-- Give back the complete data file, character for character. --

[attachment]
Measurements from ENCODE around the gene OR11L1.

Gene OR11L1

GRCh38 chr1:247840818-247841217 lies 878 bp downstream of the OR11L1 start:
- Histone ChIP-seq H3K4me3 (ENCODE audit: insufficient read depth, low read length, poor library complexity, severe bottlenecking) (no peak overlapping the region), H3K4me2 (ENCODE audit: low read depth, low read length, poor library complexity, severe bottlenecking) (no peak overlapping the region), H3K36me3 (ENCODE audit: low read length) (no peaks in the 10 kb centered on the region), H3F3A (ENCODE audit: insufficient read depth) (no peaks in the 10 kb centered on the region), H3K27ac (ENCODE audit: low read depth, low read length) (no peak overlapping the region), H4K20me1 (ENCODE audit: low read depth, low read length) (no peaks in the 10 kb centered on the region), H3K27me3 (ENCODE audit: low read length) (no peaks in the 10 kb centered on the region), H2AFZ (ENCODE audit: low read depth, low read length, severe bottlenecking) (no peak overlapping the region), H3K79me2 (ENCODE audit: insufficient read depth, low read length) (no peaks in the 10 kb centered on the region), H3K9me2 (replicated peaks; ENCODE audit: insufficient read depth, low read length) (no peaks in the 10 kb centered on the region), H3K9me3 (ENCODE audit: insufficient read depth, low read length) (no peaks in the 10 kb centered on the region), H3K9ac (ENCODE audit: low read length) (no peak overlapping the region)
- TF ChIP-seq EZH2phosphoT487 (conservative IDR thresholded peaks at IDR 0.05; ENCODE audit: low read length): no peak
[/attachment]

Measurements from ENCODE around the gene OR11L1.

Gene OR11L1

GRCh38 chr1:247840818-247841217 lies 878 bp downstream of the OR11L1 start:
- Histone ChIP-seq H3K4me3 (ENCODE audit: insufficient read depth, low read length, poor library complexity, severe bottlenecking) (no peak overlapping the region), H3K4me2 (ENCODE audit: low read depth, low read length, poor library complexity, severe bottlenecking) (no peak overlapping the region), H3K36me3 (ENCODE audit: low read length) (no peaks in the 10 kb centered on the region), H3F3A (ENCODE audit: insufficient read depth) (no peaks in the 10 kb centered on the region), H3K27ac (ENCODE audit: low read depth, low read length) (no peak overlapping the region), H4K20me1 (ENCODE audit: low read depth, low read length) (no peaks in the 10 kb centered on the region), H3K27me3 (ENCODE audit: low read length) (no peaks in the 10 kb centered on the region), H2AFZ (ENCODE audit: low read depth, low read length, severe bottlenecking) (no peak overlapping the region), H3K79me2 (ENCODE audit: insufficient read depth, low read length) (no peaks in the 10 kb centered on the region), H3K9me2 (replicated peaks; ENCODE audit: insufficient read depth, low read length) (no peaks in the 10 kb centered on the region), H3K9me3 (ENCODE audit: insufficient read depth, low read length) (no peaks in the 10 kb centered on the region), H3K9ac (ENCODE audit: low read length) (no peak overlapping the region)
- TF ChIP-seq EZH2phosphoT487 (conservative IDR thresholded peaks at IDR 0.05; ENCODE audit: low read length): no peak